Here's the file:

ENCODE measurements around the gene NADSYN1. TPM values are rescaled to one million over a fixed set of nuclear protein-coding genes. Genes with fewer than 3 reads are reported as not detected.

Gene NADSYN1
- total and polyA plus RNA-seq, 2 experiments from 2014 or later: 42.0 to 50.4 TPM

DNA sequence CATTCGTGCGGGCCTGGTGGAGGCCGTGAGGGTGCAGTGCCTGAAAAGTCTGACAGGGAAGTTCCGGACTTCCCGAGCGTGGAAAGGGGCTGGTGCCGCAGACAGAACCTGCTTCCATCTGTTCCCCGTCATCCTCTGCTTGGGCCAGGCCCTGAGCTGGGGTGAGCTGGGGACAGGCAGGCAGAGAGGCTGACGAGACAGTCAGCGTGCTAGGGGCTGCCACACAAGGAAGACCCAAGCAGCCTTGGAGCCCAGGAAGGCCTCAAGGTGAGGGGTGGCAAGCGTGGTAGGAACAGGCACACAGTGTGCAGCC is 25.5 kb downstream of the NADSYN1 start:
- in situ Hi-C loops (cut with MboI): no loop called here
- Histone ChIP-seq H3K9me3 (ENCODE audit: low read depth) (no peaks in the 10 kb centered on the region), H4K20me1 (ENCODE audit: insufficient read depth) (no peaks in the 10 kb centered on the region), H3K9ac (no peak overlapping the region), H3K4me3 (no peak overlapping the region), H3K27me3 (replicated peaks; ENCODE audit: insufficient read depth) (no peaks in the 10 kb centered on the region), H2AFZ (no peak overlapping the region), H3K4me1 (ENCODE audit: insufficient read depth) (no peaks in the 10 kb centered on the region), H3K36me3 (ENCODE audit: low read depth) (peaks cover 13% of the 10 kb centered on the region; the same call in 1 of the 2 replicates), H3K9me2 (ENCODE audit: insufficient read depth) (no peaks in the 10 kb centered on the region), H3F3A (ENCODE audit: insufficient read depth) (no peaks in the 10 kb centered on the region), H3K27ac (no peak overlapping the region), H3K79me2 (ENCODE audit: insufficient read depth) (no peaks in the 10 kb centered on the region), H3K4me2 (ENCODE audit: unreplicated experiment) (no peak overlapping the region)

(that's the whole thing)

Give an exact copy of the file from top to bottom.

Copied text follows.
ENCODE measurements around the gene NADSYN1. TPM values are rescaled to one million over a fixed set of nuclear protein-coding genes. Genes with fewer than 3 reads are reported as not detected.

Gene NADSYN1
- total and polyA plus RNA-seq, 2 experiments from 2014 or later: 42.0 to 50.4 TPM

DNA sequence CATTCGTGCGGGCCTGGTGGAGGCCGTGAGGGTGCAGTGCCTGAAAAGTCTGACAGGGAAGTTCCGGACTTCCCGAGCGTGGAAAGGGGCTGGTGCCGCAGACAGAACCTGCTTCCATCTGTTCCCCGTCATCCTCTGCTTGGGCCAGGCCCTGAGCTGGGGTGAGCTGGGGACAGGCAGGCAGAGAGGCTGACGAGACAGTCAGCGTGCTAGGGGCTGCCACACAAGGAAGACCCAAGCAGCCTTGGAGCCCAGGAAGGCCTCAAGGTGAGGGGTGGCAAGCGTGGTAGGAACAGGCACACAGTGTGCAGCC is 25.5 kb downstream of the NADSYN1 start:
- in situ Hi-C loops (cut with MboI): no loop called here
- Histone ChIP-seq H3K9me3 (ENCODE audit: low read depth) (no peaks in the 10 kb centered on the region), H4K20me1 (ENCODE audit: insufficient read depth) (no peaks in the 10 kb centered on the region), H3K9ac (no peak overlapping the region), H3K4me3 (no peak overlapping the region), H3K27me3 (replicated peaks; ENCODE audit: insufficient read depth) (no peaks in the 10 kb centered on the region), H2AFZ (no peak overlapping the region), H3K4me1 (ENCODE audit: insufficient read depth) (no peaks in the 10 kb centered on the region), H3K36me3 (ENCODE audit: low read depth) (peaks cover 13% of the 10 kb centered on the region; the same call in 1 of the 2 replicates), H3K9me2 (ENCODE audit: insufficient read depth) (no peaks in the 10 kb centered on the region), H3F3A (ENCODE audit: insufficient read depth) (no peaks in the 10 kb centered on the region), H3K27ac (no peak overlapping the region), H3K79me2 (ENCODE audit: insufficient read depth) (no peaks in the 10 kb centered on the region), H3K4me2 (ENCODE audit: unreplicated experiment) (no peak overlapping the region)